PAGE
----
Fork catch

Another flashy catch, this time the ball is caught on the back of the hand in the gaps between your fingers. This is also called a back of the hand catch by those who state the obvious.

Place your hands palm down on a table & let your fingers spread out naturally. Keeping your palms on the surface lift your finger tips up as far as you can, now put your middle finger back down keeping the other fingers up. I call this the fork position. Place a ball so that it rests on top of the middle finger & is supported between the ring & index fingers. Wave your hands about a bit to get the feel of holding a ball in a fork.

Practise throwing one ball from hand to hand using only fork catches. Angle your forearms inwards so that if you touch the fingertips of your hands together your two arms form a right angle in front of you. Always keep your wrists straight. Just as you did with the Elbow Catch you will need to cushion the fall of the ball with your arm. With fork catches if you catch too low it is hard to hold your wrist back far enough to stop the ball rolling forward & off of your hand. Similarly if you catch too high it is difficult to keep your hands level to stop the ball rolling up your arm. Keep your arms up with your elbows sticking out to the side, insert your hand under the ball as it peaks & gently bring the ball to rest at just below chest height.

To throw from the fork position you need to do two things. Swing your upper arm, only a little, like a pendulum from the outside to inside, the swing gives the ball the horizontal movement to get from one side to the other. At the same time lift with the forearm to put in the vertical up & down movement. The two need to be put together into one smooth movement. If you try to throw with a sudden jerk the ball will at best fly off at an odd angle or else it will limply drop off of your hand. Aim for gentle control.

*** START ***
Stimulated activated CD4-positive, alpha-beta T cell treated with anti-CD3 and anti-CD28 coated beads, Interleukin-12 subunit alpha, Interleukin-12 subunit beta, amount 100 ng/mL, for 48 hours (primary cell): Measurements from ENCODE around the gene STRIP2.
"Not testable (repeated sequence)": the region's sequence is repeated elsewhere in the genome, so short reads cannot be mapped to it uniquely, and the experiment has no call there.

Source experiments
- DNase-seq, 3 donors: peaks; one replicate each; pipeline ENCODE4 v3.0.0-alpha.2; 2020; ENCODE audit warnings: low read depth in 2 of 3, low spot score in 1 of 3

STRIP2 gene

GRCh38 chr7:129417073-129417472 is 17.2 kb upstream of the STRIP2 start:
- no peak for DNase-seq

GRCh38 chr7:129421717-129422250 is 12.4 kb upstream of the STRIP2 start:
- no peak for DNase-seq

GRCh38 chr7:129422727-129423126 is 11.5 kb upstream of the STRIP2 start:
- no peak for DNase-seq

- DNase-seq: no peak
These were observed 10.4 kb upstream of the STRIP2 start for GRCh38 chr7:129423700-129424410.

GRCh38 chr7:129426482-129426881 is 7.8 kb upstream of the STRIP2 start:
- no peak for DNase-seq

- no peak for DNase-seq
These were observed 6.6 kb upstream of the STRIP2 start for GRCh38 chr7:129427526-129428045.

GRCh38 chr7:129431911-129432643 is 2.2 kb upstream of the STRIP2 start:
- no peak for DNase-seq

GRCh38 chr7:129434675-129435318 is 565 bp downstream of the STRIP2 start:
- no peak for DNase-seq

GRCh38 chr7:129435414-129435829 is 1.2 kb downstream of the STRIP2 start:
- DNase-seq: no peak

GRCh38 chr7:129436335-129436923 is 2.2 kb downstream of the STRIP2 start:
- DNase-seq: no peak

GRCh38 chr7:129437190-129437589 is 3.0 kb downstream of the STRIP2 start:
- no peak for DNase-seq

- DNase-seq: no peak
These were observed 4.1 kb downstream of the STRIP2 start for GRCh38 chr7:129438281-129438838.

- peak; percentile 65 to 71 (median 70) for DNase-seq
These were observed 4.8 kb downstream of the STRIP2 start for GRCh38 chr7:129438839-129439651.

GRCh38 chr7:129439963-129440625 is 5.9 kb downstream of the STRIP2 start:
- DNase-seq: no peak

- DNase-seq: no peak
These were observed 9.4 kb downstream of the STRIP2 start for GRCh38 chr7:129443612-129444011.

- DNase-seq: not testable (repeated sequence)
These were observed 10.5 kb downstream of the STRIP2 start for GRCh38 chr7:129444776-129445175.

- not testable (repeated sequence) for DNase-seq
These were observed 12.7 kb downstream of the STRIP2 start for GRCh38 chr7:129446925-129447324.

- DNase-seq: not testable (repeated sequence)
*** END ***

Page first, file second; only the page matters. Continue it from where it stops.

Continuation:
When you are comfy with one ball move up to three & try making the odd fork catch & throw. Make sure it is a controlled catch & throw. Don't just bat the ball off of the back of the hand & let the opposite hand correct the break in the tempo. A fork catch will not break the rhythm of the cascade when done nicely. Work up to performing fork catches with one ball every time, every right, every left & then every single ball (a Fork Cascade). For the fork cascade your hands & arms have to do a lot of movement to bring each ball under control before tossing it back. Keep your arms bent, your elbows up high & bend your fingers as far back as possible. After a while holding your fingers back will start to make the muscles in your arms ache at which point it is a good idea to stop & take a rest. Clench & unclench your fingers & loosely shake your wrists.

A single fork catch will largely go unnoticed by an audience, only juggling completely on the back of the hands will gain any attention. There are fork patterns definitely worth learning though, The Twist, The Toss Up, Two Ball Fork Exchange, Three Ball Fork Exchange & The Flick Off (all of which use the Fork/Palm Stack). You can use fork catches in more complex patterns such as Mills Mess or Boston Mess, but these tricks will only be truly appreciated by other jugglers!